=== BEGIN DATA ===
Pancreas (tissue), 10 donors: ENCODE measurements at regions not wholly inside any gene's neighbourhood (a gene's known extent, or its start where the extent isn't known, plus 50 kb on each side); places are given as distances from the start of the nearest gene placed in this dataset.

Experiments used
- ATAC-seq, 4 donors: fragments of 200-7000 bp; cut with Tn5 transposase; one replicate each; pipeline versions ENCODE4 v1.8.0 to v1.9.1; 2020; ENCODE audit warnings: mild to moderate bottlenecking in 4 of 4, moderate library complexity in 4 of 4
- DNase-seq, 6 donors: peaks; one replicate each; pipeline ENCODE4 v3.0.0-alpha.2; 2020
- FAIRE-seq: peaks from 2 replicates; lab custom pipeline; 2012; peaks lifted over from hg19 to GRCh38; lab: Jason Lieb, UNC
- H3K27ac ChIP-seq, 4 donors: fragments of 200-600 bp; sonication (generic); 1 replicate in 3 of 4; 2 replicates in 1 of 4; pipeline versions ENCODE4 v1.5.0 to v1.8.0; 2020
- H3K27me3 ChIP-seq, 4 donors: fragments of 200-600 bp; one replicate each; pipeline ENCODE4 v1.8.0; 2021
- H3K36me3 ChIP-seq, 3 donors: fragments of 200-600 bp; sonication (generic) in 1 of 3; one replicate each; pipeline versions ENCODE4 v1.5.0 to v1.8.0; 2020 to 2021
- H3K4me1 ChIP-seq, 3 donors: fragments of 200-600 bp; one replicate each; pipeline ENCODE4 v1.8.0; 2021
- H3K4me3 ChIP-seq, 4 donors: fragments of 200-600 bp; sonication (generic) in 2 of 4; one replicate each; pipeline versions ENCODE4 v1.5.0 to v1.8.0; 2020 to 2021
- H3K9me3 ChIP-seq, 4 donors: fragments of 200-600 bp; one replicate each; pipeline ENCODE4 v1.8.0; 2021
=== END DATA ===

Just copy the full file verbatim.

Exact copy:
Pancreas (tissue), 10 donors: ENCODE measurements at regions not wholly inside any gene's neighbourhood (a gene's known extent, or its start where the extent isn't known, plus 50 kb on each side); places are given as distances from the start of the nearest gene placed in this dataset.

Experiments used
- ATAC-seq, 4 donors: fragments of 200-7000 bp; cut with Tn5 transposase; one replicate each; pipeline versions ENCODE4 v1.8.0 to v1.9.1; 2020; ENCODE audit warnings: mild to moderate bottlenecking in 4 of 4, moderate library complexity in 4 of 4
- DNase-seq, 6 donors: peaks; one replicate each; pipeline ENCODE4 v3.0.0-alpha.2; 2020
- FAIRE-seq: peaks from 2 replicates; lab custom pipeline; 2012; peaks lifted over from hg19 to GRCh38; lab: Jason Lieb, UNC
- H3K27ac ChIP-seq, 4 donors: fragments of 200-600 bp; sonication (generic); 1 replicate in 3 of 4; 2 replicates in 1 of 4; pipeline versions ENCODE4 v1.5.0 to v1.8.0; 2020
- H3K27me3 ChIP-seq, 4 donors: fragments of 200-600 bp; one replicate each; pipeline ENCODE4 v1.8.0; 2021
- H3K36me3 ChIP-seq, 3 donors: fragments of 200-600 bp; sonication (generic) in 1 of 3; one replicate each; pipeline versions ENCODE4 v1.5.0 to v1.8.0; 2020 to 2021
- H3K4me1 ChIP-seq, 3 donors: fragments of 200-600 bp; one replicate each; pipeline ENCODE4 v1.8.0; 2021
- H3K4me3 ChIP-seq, 4 donors: fragments of 200-600 bp; sonication (generic) in 2 of 4; one replicate each; pipeline versions ENCODE4 v1.5.0 to v1.8.0; 2020 to 2021
- H3K9me3 ChIP-seq, 4 donors: fragments of 200-600 bp; one replicate each; pipeline ENCODE4 v1.8.0; 2021